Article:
TORNADOS

Plan ahead. Be sure everyone in your household knows where to go and what to do in case of a tornado warning.

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SEVERE THUNDERSTORMS

A thunderstorm is considered severe if it produces hail at least 1 inch in diameter or has wind gusts of at least 58 miles per hour.

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STORM DAMAGE

The May 2011 storm struck Battle Creek about 4:30 p.m., tipping hundreds of trees and damaging several buildings.

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WINTER STORMS

Winter storms can range from a moderate snow over a few hours to a blizzard with blinding, wind-driven snow that lasts for several days.
Many winter storms are accompanied by dangerously low temperatures and sometimes by strong winds, icing, sleet and freezing rain.

 

ICE STORMS

Ice storms are caused by freezing rain. The raindrops move into a thin layer of below-freezing air right near the surface of the earth, allowing them to freeze on contact to the ground, trees, cars and other objects.

 

WINTER DRIVING

Seasonal dangers, including snow and ice on roads, and reduced visibility from winter precipitation, make it important for drivers to prepare and focus to prevent accidents.

 

 

How can I get 
Involved and help? 

Sign Up For News And Training Updates

Volunteer to support disaster efforts in your community. Get trained and volunteer with Battle Creek Community Emergency Response Team, Southwest Michigan Emergency Response Team Search and Rescue, Battle Creek RACES and Battle Creek SKYWARN Programs.

Click Here to Sign Up

 

 

 

IS-317: Introduction to Community Emergency Response Teams

 

FEMA Independent Study Program (ISP)

The Emergency Management Institute (EMI) offers self-paced courses designed for people who have emergency management responsibilities and the general public. All are offered free-of-charge to those who qualify for enrollment. To get a complete listing of courses, click the link below.

ISP Course List

Preparing for a tornado or thunderstorm:

  • Plan ahead. Be sure everyone in your household knows where to go and what to do in case of a tornado or thunderstorm warning.
  • Know the safest location for shelter in your home, workplace, and school. Load-bearing walls near the center of the basement or lowest level generally provide the greatest protection.
  • Know the location of designated shelter areas in local public facilities, such as schools, shopping centers, and other public buildings.
  • Have emergency supplies on hand, including a battery-operated NOAA Weather Radio, flashlight, and a supply of fresh batteries, first-aid kit, water, and cell phone.
  • Keep a three-day supply of food on hand. Keep some food in your supply kit that doesn’t require refrigeration.
  • Make an inventory of household furnishings and other possessions. Supplement it with photographs of each room and keep it in a safe place.
  • Sign up to receive text or e-mail alerts from your local media or download the American Red Cross Tornado App.

What to do when a thunderstorm approaches your area:

  • Stay tuned to your weather radio or local news station for the latest updates from the National Weather Service or go to the National Weather Service Web site, www.weather.gov.
  • Seek safe shelter when you first hear thunder or when you see dark threatening clouds developing overhead or see lightning. To determine the proximity of the severe weather, count the seconds between the time you see lightning and hear thunder. If the time between is less than 30 seconds, ensure you are in a safe location and stay inside until 30 minutes after you last hear thunder or see lightning. Remember, lightning can strike more than 10 miles away from any rainfall.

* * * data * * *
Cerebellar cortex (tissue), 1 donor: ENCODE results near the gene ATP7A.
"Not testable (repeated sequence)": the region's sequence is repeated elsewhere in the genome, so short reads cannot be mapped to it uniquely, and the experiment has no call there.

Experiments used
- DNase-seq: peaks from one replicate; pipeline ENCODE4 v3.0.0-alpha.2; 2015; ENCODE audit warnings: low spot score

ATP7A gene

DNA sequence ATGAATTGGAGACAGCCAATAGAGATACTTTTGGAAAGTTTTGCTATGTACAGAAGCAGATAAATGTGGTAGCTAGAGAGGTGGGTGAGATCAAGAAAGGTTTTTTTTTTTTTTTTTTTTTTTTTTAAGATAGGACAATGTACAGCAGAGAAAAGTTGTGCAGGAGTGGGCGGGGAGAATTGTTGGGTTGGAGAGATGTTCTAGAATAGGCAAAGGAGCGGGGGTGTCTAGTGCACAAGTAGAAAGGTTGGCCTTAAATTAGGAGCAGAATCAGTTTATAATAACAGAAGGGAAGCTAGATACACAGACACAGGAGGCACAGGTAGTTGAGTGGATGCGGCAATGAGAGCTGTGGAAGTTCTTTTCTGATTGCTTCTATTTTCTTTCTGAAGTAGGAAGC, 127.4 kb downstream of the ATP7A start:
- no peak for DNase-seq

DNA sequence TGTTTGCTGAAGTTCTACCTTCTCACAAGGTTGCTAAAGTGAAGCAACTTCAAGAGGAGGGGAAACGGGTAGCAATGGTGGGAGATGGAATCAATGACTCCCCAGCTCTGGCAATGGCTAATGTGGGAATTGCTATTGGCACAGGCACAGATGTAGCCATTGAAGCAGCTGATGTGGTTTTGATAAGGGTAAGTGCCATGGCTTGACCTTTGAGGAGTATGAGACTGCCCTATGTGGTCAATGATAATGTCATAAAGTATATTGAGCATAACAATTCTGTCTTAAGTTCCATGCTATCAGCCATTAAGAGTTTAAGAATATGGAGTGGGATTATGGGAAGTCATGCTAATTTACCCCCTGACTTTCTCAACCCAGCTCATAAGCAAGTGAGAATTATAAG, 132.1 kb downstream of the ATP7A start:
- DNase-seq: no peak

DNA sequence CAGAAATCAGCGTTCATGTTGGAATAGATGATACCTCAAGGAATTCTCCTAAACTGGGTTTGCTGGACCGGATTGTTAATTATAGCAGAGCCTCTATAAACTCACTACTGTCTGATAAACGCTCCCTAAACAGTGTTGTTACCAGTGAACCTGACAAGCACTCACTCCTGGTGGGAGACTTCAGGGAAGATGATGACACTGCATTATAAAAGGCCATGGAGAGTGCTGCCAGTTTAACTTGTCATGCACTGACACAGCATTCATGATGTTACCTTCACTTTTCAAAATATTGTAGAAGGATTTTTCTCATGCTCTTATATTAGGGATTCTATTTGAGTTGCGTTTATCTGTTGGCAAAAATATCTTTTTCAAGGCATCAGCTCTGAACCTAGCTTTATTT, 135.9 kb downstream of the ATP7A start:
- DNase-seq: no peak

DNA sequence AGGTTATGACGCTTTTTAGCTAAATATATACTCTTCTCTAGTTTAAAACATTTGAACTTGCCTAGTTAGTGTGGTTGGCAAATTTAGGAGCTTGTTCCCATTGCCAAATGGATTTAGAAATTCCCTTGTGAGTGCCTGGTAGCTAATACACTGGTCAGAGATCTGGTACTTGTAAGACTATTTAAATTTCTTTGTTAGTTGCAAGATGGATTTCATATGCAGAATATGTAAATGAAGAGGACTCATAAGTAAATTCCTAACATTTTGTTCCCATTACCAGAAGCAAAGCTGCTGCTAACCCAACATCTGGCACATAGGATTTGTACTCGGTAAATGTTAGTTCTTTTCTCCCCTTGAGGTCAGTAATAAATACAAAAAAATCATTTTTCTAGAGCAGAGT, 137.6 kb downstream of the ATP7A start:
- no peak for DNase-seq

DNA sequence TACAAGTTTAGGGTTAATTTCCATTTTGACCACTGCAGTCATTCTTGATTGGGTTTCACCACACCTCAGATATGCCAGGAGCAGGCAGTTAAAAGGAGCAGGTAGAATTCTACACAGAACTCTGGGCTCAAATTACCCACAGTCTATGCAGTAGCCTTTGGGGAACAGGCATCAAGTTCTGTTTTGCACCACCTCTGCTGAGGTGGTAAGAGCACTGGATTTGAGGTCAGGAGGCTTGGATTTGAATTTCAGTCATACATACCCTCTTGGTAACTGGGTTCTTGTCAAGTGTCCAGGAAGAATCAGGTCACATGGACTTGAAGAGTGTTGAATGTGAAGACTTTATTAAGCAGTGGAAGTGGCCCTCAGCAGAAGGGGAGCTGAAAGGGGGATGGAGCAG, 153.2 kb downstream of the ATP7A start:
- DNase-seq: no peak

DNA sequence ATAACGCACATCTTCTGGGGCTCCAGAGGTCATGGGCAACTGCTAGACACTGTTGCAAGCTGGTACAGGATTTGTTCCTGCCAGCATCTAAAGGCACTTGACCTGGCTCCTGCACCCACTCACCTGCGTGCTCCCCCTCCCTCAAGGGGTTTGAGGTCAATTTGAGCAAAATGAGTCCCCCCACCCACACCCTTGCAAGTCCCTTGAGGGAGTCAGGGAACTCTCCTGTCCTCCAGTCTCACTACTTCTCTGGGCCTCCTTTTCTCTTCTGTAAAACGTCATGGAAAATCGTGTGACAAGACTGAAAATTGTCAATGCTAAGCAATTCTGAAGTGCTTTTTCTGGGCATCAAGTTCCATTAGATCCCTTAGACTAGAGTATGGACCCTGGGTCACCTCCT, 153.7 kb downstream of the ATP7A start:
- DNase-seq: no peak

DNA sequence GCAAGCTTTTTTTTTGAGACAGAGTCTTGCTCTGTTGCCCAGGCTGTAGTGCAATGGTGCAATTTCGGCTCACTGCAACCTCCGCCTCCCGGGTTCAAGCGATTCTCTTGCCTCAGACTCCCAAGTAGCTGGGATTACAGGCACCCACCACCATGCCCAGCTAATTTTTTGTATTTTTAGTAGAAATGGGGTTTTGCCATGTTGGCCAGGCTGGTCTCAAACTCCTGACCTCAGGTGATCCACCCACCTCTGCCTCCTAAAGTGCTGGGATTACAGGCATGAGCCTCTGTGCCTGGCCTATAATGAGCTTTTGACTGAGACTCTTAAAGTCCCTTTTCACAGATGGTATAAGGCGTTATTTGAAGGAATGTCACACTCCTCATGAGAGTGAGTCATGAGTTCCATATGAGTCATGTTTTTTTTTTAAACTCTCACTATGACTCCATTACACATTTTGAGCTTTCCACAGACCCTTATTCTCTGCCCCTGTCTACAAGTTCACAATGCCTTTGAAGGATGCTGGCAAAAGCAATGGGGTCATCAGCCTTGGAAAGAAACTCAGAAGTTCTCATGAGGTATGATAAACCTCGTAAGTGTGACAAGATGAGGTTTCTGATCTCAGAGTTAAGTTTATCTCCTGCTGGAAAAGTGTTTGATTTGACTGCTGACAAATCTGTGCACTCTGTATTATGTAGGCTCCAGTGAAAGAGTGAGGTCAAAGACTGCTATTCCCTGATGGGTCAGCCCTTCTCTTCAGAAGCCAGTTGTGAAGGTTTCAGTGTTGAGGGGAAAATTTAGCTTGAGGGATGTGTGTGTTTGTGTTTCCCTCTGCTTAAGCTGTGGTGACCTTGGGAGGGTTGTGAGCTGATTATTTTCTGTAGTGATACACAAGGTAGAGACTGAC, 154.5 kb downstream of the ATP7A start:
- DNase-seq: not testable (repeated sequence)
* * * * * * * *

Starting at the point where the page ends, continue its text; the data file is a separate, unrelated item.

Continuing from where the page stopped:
• When you hear thunder, run to the nearest large building or a fully enclosed vehicle (soft-topped convertibles are not safe). It is not safe anywhere outside.
  • If you are boating or swimming, get to land and seek shelter immediately.
  • Telephone lines and metal pipes can conduct electricity. Any item plugged into an electrical outlet may cause a hazard during a tornado or thunderstorm. Do not use corded (plug-in) telephones except in an emergency.

What to do when a tornado warning is issued for your area:

  • Quickly move to shelter in the basement or lowest floor of a permanent structure.
  • In homes and small buildings, go to the basement and get under something sturdy, like a workbench or stairwell. If a basement is not available, go to an interior part of the home on the lowest level. A good rule of thumb is to put as many walls between you and the tornado as possible.
  • In schools, hospitals, and public places, move to the designated shelter areas. Interior hallways on the lowest floors are generally best.
  • Stay away from windows, doors, and outside walls. Broken glass and wind blown projectiles cause more injuries and deaths than collapsed buildings. Protect your head with a pillow, blanket, or mattress.
  • If you are caught outdoors, a sturdy shelter is the only safe location in a tornado.
  • If you are boating or swimming, get to land and seek shelter immediately.

After a tornado or thunderstorm:

  • Inspect your property and motor vehicles for damage. Write down the date and list the damages for insurance purposes. Check for electrical problems and gas leaks, and report them to the utility company at once.
  • Watch out for fallen power lines. Stay out of damaged buildings until you are sure they are safe and will not collapse. Secure your property from further damage or theft.
  • Use only chlorinated or bottled supplies of drinking water. Check on your food supply. Food stored in a refrigerator or freezer can spoil when the power goes out.

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Do1Thing - Small steps toward being prepared for an emergency

 
 

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